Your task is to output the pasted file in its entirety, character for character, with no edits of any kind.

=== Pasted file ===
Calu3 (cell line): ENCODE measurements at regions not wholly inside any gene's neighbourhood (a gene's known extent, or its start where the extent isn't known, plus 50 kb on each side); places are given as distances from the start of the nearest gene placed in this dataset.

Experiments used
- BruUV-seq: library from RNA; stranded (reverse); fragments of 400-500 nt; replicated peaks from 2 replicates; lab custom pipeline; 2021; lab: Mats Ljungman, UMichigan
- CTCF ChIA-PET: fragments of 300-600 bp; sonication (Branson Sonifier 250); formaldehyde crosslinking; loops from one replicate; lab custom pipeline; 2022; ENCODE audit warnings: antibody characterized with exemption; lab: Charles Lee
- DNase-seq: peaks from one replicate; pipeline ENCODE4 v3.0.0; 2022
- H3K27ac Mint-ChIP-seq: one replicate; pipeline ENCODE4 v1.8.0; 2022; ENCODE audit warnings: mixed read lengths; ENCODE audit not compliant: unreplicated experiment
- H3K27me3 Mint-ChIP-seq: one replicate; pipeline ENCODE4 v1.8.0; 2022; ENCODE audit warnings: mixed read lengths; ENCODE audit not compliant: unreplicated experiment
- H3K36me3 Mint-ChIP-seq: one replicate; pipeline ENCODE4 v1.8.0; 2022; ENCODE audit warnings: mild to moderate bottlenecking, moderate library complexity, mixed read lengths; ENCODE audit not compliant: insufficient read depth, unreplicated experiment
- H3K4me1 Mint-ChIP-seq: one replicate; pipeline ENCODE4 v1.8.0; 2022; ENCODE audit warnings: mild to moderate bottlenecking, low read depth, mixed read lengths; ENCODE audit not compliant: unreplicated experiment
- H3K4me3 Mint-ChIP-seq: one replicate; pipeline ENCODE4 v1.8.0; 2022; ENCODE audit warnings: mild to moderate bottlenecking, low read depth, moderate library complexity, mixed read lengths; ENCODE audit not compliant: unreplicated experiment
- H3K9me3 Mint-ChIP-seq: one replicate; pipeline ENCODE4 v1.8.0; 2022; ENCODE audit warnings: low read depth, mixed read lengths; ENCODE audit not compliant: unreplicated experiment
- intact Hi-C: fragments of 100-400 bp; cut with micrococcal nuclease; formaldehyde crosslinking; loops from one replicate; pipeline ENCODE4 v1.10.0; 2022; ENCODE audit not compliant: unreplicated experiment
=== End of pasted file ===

Calu3 (cell line): ENCODE measurements at regions not wholly inside any gene's neighbourhood (a gene's known extent, or its start where the extent isn't known, plus 50 kb on each side); places are given as distances from the start of the nearest gene placed in this dataset.

Experiments used
- BruUV-seq: library from RNA; stranded (reverse); fragments of 400-500 nt; replicated peaks from 2 replicates; lab custom pipeline; 2021; lab: Mats Ljungman, UMichigan
- CTCF ChIA-PET: fragments of 300-600 bp; sonication (Branson Sonifier 250); formaldehyde crosslinking; loops from one replicate; lab custom pipeline; 2022; ENCODE audit warnings: antibody characterized with exemption; lab: Charles Lee
- DNase-seq: peaks from one replicate; pipeline ENCODE4 v3.0.0; 2022
- H3K27ac Mint-ChIP-seq: one replicate; pipeline ENCODE4 v1.8.0; 2022; ENCODE audit warnings: mixed read lengths; ENCODE audit not compliant: unreplicated experiment
- H3K27me3 Mint-ChIP-seq: one replicate; pipeline ENCODE4 v1.8.0; 2022; ENCODE audit warnings: mixed read lengths; ENCODE audit not compliant: unreplicated experiment
- H3K36me3 Mint-ChIP-seq: one replicate; pipeline ENCODE4 v1.8.0; 2022; ENCODE audit warnings: mild to moderate bottlenecking, moderate library complexity, mixed read lengths; ENCODE audit not compliant: insufficient read depth, unreplicated experiment
- H3K4me1 Mint-ChIP-seq: one replicate; pipeline ENCODE4 v1.8.0; 2022; ENCODE audit warnings: mild to moderate bottlenecking, low read depth, mixed read lengths; ENCODE audit not compliant: unreplicated experiment
- H3K4me3 Mint-ChIP-seq: one replicate; pipeline ENCODE4 v1.8.0; 2022; ENCODE audit warnings: mild to moderate bottlenecking, low read depth, moderate library complexity, mixed read lengths; ENCODE audit not compliant: unreplicated experiment
- H3K9me3 Mint-ChIP-seq: one replicate; pipeline ENCODE4 v1.8.0; 2022; ENCODE audit warnings: low read depth, mixed read lengths; ENCODE audit not compliant: unreplicated experiment
- intact Hi-C: fragments of 100-400 bp; cut with micrococcal nuclease; formaldehyde crosslinking; loops from one replicate; pipeline ENCODE4 v1.10.0; 2022; ENCODE audit not compliant: unreplicated experiment